Some cool things I saw at NAB at DVinfo.net

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Old April 29th, 2006, 01:25 AM   #1
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Some cool things I saw at NAB

In my sojourns at NAB I came across some cool tech that may or may not be useful to some.

1. The Nvidia QuadroFX 1500...this midrange graphics card has a built in useful feature whether you are doing video editing or 3d composites in AE...In additon to advanced dual dvi output , it has a 7 pin output connector that connects to an HD component box by PNY. Any software that can take advantage of overlay or redirect their preview to a seperate device can take advantage of this. Their demo system was using AE on a MAC system with video prieview hooked up to an HD studio monitor. It works with Windows XP and Linux as well. msrp is 600 US. The next step up is a QuadroFX 5600 with HD SDI out for around 6K US. the rep I talked to at the Nvidia booth recomened checking out PNY for the card and breakout box.

2. Not for US, but still cool anyway. A credit card sized H.264 decoder that fits into a TVs cable card slot. Currently only SD, it has a built in Ethernet100 connection for direct access to the internet for downloading/streaming programming. Includes a remote to help you cruise the internet looking for content. Essentially puts the features of a HTPC on a card. It's available in Europe and will even work with the open source VLC media player as a host.
From a French companie whos name I forget. Not available in the US because of US based companies not wanting to open up access to the cablecard slot in TVs. I forgot to mention it supports decoding 6 channel audio too.


This could have uses in closed corporate systems or Hotels with IP based content distribution systems.

I'll post more cool stuff I saw at NAB later.
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Old April 29th, 2006, 08:42 AM   #2
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Thanks Joe, For those of us who could not make it to Nab like myself (to far to travel from Africa at the moment) I've been waiting for news.

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Old April 29th, 2006, 12:23 PM   #3
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While I'm on layover at the Denver Airport.....

Other cool things are the option for tv stations to go totally digital, with many systems costing less than 20K US for everything from ingest to broadcast. Not just for low budget public access stations either. Both Matrox and Vela offer decoding cards that can transmit directly into the coax. Vela offers both SD anlog/digital and HD digital. Vela offers an SDK for 2500 US.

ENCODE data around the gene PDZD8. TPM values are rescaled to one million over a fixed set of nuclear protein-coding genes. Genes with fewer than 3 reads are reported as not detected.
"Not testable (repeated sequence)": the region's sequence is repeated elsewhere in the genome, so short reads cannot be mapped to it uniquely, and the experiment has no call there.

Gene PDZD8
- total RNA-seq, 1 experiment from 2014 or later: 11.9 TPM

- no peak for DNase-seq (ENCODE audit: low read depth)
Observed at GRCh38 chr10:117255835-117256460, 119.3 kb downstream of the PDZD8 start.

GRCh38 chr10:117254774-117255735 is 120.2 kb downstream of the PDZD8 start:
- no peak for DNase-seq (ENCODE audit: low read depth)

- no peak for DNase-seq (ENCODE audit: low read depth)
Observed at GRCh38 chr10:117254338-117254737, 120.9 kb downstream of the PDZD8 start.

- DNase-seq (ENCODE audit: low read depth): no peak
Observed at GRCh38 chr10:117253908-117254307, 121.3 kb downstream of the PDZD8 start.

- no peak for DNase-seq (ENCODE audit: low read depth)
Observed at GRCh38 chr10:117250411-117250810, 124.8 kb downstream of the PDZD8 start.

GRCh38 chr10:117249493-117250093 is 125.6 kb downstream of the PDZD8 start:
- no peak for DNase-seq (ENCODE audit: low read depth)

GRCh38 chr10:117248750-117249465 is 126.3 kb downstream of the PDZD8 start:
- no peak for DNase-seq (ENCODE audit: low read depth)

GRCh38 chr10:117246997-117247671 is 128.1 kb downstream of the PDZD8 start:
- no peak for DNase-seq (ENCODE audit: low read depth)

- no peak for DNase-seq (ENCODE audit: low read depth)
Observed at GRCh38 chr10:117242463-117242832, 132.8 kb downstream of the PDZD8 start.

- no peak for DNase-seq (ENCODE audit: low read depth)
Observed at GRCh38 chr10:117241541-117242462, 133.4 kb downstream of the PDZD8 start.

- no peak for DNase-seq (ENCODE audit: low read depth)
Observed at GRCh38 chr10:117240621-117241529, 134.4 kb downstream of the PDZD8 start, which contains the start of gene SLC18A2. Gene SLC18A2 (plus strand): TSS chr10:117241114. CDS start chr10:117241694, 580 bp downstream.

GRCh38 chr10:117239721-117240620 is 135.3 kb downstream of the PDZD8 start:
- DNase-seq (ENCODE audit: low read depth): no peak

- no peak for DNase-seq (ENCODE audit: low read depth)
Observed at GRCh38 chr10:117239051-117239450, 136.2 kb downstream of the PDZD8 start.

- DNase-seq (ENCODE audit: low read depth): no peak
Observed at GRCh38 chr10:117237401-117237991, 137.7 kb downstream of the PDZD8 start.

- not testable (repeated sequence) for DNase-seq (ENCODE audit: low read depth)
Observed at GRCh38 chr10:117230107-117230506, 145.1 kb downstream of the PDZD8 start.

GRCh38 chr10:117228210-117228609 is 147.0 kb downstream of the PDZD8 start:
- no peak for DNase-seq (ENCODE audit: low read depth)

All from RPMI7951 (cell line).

Systems built around these broadcast cards has web based interfaces for scheduling, theoretically you can program your tv station from your home. I don't know what Matrox is charging at this time since their OEM people were offsite. One of the Vela integrators was Linux based and even offers live RSS feeds and Flash animation as overlays to the current broadcast. They used Linux, Apache and couldn't remember which database they used.

Some of the big IPTV integrators were using PostGreSQL as the database of choice.

Microsoft was showing the early stages of a station and asset management system based on their off the shelf tools (sharepoint, SQL server, Windows Server 2003) to gage interest. For MS Office and .Net developers this could be the start of a new vertical market revenue stream.

One thing I noticed is with these cards costing under 2.5K US (not counting SDK) you could put together an offordable desktop PC, eSATA drives with over 5terabytes of storage and these cards for less then 12K US if you want to do the software development yourself. One system from an integrator in Minnesota was entirely windows based including using SQL server desktop edition. All the systems can copy (legal stuff only) from DVD and CD to the designated media server.

One company was offering a free box to download 30 and 60 second commercial spots for integration with your system. The deal being instead of you selling air time and having to receive tapes and convert them yourself, the vendors send their spots to this company and it digitizes and sends it around to various markets via Sattlelite or Internet. requires you selling at least 30 30 second spots in 3 months to keep it free.